By Adam Bear
In a classic paper published almost 20 years ago, the psychologists Dan Wegner and Thalia Wheatley made a revolutionary proposal: The experience of intentionally willing an action, they suggested, is often nothing more than a post hoc causal inference that our thoughts caused some behavior. The feeling itself, however, plays no causal role in producing that behavior. This could sometimes lead us to think we made a choice when we actually didn’t or think we made a different choice than we actually did.
But there’s a mystery here. Suppose, as Wegner and Wheatley propose, that we observe ourselves (unconsciously) perform some action, like picking out a box of cereal in the grocery store, and then only afterwards come to infer that we did this intentionally. If this is the true sequence of events, how could we be deceived into believing that we had intentionally made our choice before the consequences of this action were observed? This explanation for how we think of our agency would seem to require supernatural backwards causation, with our experience of conscious will being both a product and an apparent cause of behavior.
In a study just published in Psychological Science, Paul Bloom and I explore a radical—but non-magical—solution to this puzzle. Perhaps in the very moments that we experience a choice, our minds are rewriting history, fooling us into thinking that this choice—that was actually completed after its consequences were subconsciously perceived—was a choice that we had made all along.
Picture: Internet Archive Book Images [No restrictions], via Wikimedia Commons
By Hanoch Ben-Yami
Adam Bear opens his article by mentioning a few cases such as pressing snooze on the alarm clock or picking a shirt out of the closet. He continues with an assertion about these cases, and with a question:
In each case, we conceive of ourselves as free agents, consciously guiding our bodies in purposeful ways. But what does science have to say about the true source of this experience?
This is a bad start. To be aware of ourselves as free agents is not to have an experience. There’s no special tickle which tells you you’re free, no “freedom itch.” Rather, to be aware of the fact that you acted freely is, among other things, to know that had you preferred to do something else in those circumstances, you would have done it. And in many circumstances we clearly know that this is the case, so in many circumstances we are aware that we act freely. No experience is involved, and so far there’s no question in Bear’s article for science to answer.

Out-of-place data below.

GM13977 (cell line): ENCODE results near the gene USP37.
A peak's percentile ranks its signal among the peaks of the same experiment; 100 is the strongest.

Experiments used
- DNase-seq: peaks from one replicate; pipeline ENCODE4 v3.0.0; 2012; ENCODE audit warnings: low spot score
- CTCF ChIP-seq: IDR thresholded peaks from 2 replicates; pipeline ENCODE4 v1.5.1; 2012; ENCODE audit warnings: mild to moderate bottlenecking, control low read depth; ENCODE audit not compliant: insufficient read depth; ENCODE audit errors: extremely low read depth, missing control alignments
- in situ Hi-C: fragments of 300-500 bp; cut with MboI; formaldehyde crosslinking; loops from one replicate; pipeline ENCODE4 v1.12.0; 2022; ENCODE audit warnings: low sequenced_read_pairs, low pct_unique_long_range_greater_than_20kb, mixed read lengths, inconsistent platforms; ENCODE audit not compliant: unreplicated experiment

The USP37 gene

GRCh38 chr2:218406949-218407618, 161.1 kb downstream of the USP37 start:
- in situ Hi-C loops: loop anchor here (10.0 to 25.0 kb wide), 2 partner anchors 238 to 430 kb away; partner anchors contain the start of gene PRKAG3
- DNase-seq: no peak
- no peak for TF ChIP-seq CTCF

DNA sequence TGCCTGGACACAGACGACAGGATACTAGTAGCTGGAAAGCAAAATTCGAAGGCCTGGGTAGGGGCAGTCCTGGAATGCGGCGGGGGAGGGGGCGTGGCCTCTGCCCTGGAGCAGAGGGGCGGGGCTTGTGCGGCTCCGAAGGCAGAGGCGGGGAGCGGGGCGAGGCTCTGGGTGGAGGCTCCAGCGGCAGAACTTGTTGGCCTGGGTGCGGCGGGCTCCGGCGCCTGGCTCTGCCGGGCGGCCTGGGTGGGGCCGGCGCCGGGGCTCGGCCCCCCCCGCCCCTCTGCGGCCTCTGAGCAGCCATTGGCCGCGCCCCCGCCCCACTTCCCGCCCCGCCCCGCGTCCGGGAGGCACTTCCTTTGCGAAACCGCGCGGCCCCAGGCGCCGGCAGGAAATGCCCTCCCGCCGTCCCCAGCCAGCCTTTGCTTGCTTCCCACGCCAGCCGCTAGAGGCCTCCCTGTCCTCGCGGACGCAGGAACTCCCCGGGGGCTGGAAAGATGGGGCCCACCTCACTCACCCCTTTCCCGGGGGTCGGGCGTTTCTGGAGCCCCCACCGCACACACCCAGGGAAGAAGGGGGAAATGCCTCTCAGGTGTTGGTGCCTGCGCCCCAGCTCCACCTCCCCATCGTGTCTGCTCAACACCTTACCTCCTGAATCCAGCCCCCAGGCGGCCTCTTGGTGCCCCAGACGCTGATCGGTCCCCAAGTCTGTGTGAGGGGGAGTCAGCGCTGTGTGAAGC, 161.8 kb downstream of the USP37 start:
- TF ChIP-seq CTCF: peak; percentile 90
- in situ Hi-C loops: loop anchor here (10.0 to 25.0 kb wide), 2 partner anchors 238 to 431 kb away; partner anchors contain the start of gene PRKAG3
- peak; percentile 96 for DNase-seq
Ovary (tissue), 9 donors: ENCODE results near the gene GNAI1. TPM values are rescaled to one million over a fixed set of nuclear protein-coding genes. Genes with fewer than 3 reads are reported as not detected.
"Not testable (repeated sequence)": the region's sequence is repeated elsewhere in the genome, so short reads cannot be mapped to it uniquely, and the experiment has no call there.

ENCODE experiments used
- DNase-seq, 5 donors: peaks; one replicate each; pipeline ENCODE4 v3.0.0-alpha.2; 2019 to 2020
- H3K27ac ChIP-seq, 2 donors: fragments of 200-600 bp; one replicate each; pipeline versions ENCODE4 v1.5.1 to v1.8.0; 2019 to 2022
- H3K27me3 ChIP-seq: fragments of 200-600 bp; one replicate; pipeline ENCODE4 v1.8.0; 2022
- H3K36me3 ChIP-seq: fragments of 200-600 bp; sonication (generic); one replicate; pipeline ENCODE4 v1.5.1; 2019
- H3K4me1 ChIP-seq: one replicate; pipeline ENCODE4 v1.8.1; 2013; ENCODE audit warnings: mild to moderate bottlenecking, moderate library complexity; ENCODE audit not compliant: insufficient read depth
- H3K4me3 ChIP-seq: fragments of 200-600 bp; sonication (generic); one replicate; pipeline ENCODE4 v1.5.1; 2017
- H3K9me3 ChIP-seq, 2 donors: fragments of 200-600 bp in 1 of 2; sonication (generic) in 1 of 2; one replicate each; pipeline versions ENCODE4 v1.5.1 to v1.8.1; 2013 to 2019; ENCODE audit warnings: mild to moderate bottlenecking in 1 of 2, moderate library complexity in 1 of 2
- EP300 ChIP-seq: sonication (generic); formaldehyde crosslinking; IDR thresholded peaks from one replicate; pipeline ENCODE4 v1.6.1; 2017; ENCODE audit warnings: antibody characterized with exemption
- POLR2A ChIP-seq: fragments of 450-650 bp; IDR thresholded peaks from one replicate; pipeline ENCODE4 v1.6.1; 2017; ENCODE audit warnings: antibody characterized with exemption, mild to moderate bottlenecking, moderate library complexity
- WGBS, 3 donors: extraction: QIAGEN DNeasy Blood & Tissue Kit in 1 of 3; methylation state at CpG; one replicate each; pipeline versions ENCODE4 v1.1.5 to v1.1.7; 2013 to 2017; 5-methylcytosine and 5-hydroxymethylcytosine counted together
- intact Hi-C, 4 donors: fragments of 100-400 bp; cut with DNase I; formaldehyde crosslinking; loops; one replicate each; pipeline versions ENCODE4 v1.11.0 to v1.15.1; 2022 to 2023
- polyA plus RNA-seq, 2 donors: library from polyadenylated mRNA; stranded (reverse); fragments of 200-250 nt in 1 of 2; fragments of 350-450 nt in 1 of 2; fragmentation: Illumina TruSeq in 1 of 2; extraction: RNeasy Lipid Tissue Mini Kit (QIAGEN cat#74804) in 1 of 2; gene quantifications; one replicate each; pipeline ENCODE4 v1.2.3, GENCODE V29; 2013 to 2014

Continuing with his alleged experience, Bear writes:
…the psychologists Dan Wegner and Thalia Wheatley made a revolutionary proposal: The experience of intentionally willing an action, they suggested, is often nothing more than a post hoc causal inference that our thoughts caused some behavior.
More than a revolutionary proposal, this is an additional confusion. What might “intentionally willing an action” mean? Is it to be contrasted with non-intentionally willing an action? But what could this stand for? What can be said of us is that we do some things intentionally, in contrast with some other things which we do unintentionally. For instance, I stepped on the nail unintentionally: I didn’t even see it’s there; or I left the door open unintentionally: I didn’t think about it at all. To do something intentionally is to do it for some purpose. As can be seen, Wegner and Wheatley’s talk of an experience is again out of place here: no special experience is involved in doing something for a purpose. Moreover, no post hoc or other inference is required either: we can often say for what end we did what we did, and that’s enough in order to know that we did it intentionally. Instead of mentioning these trivialities, Wegner and Wheatley obscure things by mentioning the partly meaningless and partly irrelevant “experience of intentionally willing an action,” and additional things later on. And again, so far, nothing for science to explain.
Picture: I, Satyakamk [GFDL (http://www.gnu.org/copyleft/fdl.html), CC-BY-SA-3.0 (http://creativecommons.org/licenses/by-sa/3.0/) or CC BY-SA 2.5-2.0-1.0 (http://creativecommons.org/licenses/by-sa/2.5-2.0-1.0)%5D, via Wikimedia Commons